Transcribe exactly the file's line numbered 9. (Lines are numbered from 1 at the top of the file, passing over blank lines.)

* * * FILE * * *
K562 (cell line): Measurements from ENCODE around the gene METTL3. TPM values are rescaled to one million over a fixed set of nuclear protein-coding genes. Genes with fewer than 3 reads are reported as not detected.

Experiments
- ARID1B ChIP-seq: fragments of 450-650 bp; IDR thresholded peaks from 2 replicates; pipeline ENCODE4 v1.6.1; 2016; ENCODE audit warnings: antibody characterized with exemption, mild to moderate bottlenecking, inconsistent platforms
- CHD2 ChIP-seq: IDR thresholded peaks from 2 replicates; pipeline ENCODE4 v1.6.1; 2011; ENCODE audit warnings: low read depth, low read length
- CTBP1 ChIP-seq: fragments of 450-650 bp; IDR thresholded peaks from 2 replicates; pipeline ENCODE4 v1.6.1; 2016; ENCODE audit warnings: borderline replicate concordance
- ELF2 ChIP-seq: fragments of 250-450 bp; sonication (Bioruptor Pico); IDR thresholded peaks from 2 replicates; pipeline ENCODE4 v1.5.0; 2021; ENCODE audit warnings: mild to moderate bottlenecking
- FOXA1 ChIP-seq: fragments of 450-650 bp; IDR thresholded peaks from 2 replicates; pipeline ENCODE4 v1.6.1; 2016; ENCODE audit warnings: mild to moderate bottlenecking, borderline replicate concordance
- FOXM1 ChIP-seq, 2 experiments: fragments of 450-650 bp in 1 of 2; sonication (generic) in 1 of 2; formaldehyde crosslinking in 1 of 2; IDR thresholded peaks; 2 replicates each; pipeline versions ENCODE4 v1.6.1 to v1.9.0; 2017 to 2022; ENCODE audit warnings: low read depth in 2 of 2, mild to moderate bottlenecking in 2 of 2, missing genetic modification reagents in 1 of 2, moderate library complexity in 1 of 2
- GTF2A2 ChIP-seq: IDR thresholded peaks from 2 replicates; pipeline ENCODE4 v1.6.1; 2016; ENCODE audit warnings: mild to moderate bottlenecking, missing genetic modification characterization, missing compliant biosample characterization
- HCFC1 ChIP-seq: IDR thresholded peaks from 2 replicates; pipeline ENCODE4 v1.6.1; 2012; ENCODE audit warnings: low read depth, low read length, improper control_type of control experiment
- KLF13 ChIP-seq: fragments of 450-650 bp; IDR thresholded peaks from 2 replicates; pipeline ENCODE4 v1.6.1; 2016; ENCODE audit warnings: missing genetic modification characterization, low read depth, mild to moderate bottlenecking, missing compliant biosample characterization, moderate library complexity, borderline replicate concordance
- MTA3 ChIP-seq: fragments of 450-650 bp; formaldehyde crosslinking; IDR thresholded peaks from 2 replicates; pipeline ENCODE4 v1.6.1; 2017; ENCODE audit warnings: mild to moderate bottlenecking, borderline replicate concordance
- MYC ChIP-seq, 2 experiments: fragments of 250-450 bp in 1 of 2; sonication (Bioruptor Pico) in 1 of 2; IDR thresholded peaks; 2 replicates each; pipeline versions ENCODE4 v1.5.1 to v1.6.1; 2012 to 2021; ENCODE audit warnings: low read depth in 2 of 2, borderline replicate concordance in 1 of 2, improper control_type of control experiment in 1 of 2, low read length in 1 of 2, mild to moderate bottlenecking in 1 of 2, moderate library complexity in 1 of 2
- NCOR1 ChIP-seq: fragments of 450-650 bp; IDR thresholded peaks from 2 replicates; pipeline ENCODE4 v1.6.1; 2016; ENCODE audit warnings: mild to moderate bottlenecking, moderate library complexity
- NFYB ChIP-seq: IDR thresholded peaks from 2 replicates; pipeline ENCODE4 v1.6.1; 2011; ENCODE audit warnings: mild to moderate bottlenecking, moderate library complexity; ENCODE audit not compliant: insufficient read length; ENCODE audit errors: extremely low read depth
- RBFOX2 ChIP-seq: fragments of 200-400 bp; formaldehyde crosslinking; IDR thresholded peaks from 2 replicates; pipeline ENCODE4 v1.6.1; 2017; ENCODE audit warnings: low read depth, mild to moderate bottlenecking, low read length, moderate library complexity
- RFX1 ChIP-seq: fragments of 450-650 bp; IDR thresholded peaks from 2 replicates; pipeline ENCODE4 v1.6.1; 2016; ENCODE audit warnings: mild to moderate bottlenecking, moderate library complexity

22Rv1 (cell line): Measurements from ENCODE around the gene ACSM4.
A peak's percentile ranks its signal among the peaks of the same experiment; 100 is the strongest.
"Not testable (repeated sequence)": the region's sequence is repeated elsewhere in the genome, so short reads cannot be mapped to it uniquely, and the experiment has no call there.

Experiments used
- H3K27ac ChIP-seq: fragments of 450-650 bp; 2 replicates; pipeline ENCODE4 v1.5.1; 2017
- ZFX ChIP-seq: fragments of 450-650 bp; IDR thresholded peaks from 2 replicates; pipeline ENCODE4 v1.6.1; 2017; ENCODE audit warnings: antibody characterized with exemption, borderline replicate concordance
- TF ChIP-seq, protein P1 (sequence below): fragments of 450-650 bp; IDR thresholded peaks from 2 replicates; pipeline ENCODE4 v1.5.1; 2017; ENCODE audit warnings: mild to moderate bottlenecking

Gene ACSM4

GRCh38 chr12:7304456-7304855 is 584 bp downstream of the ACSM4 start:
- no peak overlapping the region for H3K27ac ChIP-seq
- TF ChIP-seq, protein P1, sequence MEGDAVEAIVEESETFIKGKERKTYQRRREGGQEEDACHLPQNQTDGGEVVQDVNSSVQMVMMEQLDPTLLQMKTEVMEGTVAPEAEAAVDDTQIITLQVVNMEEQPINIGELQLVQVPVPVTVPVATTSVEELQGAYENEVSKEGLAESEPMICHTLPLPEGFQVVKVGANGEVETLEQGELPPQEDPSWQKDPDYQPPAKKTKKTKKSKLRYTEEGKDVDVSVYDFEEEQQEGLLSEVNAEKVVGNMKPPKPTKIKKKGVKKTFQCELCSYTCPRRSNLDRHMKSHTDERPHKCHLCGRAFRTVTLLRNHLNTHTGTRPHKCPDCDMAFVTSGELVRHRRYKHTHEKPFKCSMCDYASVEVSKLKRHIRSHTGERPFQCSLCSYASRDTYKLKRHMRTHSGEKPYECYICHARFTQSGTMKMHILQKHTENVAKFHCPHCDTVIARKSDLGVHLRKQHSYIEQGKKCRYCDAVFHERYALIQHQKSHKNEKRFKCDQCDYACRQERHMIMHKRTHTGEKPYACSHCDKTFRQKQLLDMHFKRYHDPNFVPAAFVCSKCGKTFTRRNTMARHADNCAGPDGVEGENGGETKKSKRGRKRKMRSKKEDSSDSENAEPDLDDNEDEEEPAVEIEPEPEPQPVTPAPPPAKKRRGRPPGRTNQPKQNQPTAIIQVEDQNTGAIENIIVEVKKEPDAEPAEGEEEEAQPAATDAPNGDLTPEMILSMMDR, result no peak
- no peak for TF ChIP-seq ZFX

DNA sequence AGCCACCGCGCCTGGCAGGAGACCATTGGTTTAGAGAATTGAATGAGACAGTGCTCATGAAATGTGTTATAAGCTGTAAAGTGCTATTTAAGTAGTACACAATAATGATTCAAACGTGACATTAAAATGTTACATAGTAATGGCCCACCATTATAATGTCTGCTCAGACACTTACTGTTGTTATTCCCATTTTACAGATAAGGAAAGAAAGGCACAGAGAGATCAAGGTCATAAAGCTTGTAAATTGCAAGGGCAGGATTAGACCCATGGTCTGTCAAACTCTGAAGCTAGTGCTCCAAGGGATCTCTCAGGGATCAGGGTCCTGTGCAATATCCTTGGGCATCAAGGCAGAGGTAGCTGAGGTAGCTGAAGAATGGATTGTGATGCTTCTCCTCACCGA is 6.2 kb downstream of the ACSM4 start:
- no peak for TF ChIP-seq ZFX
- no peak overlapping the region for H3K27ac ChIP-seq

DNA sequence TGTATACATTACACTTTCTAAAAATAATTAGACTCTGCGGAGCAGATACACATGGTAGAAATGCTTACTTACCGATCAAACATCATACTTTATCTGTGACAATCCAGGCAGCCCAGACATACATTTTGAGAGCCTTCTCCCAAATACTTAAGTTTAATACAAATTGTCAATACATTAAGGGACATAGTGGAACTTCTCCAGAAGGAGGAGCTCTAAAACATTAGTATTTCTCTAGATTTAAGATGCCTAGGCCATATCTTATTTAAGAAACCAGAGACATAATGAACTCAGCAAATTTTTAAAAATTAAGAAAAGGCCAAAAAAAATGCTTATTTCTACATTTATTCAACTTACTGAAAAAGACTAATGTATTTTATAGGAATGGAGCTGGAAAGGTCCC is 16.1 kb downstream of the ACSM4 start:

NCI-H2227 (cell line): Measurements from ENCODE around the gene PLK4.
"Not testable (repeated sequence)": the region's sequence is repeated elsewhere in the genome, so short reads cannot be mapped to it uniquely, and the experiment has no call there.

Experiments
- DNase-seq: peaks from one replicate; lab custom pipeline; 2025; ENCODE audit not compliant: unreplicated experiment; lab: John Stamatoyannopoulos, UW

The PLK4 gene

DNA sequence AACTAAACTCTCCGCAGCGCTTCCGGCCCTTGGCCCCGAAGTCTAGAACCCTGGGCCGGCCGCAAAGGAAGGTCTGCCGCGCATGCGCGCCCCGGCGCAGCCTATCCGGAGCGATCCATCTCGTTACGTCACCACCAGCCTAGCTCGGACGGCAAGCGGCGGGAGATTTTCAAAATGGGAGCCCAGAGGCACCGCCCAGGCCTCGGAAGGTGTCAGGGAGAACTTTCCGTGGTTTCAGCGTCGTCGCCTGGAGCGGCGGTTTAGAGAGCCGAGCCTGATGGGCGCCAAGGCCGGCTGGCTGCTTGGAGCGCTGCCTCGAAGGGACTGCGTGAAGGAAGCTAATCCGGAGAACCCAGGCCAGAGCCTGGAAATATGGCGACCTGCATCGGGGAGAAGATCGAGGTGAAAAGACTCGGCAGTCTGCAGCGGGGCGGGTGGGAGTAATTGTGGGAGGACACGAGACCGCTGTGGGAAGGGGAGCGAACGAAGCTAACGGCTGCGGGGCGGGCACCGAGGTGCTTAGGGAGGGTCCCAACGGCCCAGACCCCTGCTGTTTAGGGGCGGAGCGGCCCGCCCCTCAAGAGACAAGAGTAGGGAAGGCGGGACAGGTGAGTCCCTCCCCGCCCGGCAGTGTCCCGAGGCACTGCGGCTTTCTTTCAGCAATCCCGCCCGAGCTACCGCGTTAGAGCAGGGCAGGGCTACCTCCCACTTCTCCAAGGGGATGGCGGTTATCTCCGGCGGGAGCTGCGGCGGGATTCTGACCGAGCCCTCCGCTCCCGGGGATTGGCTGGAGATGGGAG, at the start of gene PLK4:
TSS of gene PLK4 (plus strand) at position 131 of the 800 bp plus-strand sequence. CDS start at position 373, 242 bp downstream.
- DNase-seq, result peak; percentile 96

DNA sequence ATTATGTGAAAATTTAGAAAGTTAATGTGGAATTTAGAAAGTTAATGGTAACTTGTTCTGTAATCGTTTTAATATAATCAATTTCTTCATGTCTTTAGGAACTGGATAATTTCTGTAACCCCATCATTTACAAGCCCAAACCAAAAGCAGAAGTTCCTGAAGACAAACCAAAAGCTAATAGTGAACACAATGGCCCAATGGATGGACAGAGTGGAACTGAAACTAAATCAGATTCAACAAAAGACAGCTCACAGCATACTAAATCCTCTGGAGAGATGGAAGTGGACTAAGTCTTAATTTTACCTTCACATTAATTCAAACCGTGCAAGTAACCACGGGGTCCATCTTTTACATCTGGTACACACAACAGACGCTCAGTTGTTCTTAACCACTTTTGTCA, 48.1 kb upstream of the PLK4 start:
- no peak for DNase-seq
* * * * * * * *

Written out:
- GTF2A2 ChIP-seq: IDR thresholded peaks from 2 replicates; pipeline ENCODE4 v1.6.1; 2016; ENCODE audit warnings: mild to moderate bottlenecking, missing genetic modification characterization, missing compliant biosample characterization